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17.02.2015 20:18

Open lecture of Ambassador Extraordinary and Plenipotentiary of Ireland to the Russian Federation Owen O’Leary

On 17th February, Ambassador Extraordinary and Plenipotentiary of Ireland to the Russian Federation Owen O’Leary gave an open lecture named "Irish European experience" in the auditorium of Voronezh State University main building. The audience included students, teachers, Voronezh universities' staff and regional media representatives. The rector of VSU professor Dmitri Endovitsky opened the meeting.

'We continue a wonderful tradition of inviting to our university people who are famous in Russia or internationally. It is the fifth time that Irish ambassadors have visited our university which shows the long history of our cooperation with this country,' said VSU Rector Professor Dmitri Endovitsky.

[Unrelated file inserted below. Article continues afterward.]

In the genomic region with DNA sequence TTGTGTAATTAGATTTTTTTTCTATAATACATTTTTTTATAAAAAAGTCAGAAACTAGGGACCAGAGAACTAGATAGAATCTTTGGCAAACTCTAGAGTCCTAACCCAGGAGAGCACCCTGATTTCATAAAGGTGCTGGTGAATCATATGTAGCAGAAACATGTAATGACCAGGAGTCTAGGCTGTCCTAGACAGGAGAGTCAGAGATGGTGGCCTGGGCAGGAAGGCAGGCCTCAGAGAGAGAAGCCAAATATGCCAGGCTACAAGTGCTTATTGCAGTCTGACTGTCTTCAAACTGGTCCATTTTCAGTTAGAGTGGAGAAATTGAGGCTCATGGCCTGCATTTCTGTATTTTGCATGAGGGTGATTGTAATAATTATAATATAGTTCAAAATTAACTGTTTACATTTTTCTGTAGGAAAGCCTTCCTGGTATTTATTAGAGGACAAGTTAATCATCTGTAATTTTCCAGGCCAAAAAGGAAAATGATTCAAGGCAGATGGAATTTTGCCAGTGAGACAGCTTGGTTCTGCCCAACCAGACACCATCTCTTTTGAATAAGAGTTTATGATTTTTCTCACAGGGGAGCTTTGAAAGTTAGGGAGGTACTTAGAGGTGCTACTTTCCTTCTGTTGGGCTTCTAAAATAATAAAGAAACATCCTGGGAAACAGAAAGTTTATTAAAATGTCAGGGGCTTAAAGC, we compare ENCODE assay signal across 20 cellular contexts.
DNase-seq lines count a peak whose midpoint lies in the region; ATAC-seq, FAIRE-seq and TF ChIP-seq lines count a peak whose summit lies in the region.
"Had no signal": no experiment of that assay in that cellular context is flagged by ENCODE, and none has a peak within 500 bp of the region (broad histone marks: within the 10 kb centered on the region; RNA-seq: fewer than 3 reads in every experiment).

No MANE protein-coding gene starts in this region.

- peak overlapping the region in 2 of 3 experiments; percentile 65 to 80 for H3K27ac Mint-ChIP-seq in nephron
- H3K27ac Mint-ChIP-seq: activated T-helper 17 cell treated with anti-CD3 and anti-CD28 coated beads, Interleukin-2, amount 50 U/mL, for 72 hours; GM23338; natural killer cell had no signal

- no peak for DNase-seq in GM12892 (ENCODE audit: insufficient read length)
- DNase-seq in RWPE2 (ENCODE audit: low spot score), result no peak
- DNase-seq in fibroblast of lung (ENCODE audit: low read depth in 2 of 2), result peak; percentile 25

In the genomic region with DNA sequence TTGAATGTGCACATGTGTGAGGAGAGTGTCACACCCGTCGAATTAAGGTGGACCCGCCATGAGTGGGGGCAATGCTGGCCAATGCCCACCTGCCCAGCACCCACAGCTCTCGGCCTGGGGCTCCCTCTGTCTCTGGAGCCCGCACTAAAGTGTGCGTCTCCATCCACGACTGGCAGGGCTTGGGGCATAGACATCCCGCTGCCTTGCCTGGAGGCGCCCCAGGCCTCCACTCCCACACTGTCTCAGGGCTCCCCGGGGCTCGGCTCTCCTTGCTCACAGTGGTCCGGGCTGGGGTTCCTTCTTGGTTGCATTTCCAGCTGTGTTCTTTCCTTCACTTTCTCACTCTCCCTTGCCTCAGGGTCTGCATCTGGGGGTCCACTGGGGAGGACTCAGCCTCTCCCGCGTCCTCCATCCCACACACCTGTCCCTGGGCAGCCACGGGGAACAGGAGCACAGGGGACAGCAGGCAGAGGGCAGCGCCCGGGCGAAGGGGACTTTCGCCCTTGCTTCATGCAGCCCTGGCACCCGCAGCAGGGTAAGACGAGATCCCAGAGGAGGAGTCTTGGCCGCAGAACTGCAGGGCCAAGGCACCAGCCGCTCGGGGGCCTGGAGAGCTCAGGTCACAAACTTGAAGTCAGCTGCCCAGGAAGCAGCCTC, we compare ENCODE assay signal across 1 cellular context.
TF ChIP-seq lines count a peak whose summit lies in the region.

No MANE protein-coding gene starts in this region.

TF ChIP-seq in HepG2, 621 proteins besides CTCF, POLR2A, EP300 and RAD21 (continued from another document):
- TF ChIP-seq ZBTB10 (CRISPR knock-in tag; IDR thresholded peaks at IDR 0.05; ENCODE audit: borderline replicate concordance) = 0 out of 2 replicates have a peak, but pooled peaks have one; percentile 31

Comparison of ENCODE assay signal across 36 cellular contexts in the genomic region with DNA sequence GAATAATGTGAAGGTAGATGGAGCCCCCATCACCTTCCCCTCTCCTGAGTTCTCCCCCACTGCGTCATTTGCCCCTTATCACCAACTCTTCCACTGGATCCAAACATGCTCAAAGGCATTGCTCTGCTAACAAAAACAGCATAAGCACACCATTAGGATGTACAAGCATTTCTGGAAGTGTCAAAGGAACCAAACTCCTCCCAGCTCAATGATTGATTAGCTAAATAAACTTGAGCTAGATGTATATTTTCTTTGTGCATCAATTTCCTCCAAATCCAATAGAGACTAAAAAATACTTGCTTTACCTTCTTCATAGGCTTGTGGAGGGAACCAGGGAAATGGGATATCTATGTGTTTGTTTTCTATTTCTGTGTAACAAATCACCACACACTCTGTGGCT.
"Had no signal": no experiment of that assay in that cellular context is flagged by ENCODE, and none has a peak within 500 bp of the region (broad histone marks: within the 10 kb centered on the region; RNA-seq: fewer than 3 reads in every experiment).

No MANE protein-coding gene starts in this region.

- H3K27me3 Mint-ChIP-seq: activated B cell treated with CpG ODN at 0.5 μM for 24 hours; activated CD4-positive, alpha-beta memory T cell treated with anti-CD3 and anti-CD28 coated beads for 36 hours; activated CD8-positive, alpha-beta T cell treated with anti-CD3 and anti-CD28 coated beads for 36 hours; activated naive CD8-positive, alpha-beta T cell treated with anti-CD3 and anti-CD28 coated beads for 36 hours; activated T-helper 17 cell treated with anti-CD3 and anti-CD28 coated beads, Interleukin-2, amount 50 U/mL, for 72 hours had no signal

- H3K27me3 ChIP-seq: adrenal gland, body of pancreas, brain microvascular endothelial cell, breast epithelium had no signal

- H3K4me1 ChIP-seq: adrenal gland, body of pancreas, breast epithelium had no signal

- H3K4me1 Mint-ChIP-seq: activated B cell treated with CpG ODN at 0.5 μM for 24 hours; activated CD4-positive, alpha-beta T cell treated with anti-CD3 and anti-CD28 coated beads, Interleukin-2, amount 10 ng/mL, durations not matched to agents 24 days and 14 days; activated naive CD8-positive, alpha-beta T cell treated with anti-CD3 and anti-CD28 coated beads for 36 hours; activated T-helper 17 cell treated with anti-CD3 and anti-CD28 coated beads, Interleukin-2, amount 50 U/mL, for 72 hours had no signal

In his lecture the Ambassador tried to give a comprehensive overview of the topic. He talked about Irish history, explaining how long and difficult was its way to winning independence. He described in detail challenges Irish governments have come across since the day of its establishment, economic crises they have experienced and solutions that have been used. One of the central issues discussed by His Excellency was the importance of the European Union for world politics.

In the end of the lecture senior management of Voronezh State University and the Ambassador of Ireland signed a memorandum of intentions that is aimed at strengthening their long lasting and fruitful cooperation.

After that His Excellency Mr.Owen O’Leary answered questions from the audience. The first question was from VSU Rector Dmitri Endovitsky:

‘Ireland seems to possess a very strong feeling of independence and self-determination. Could you, please, tell us how the population of Ireland took the Scottish Referendum?'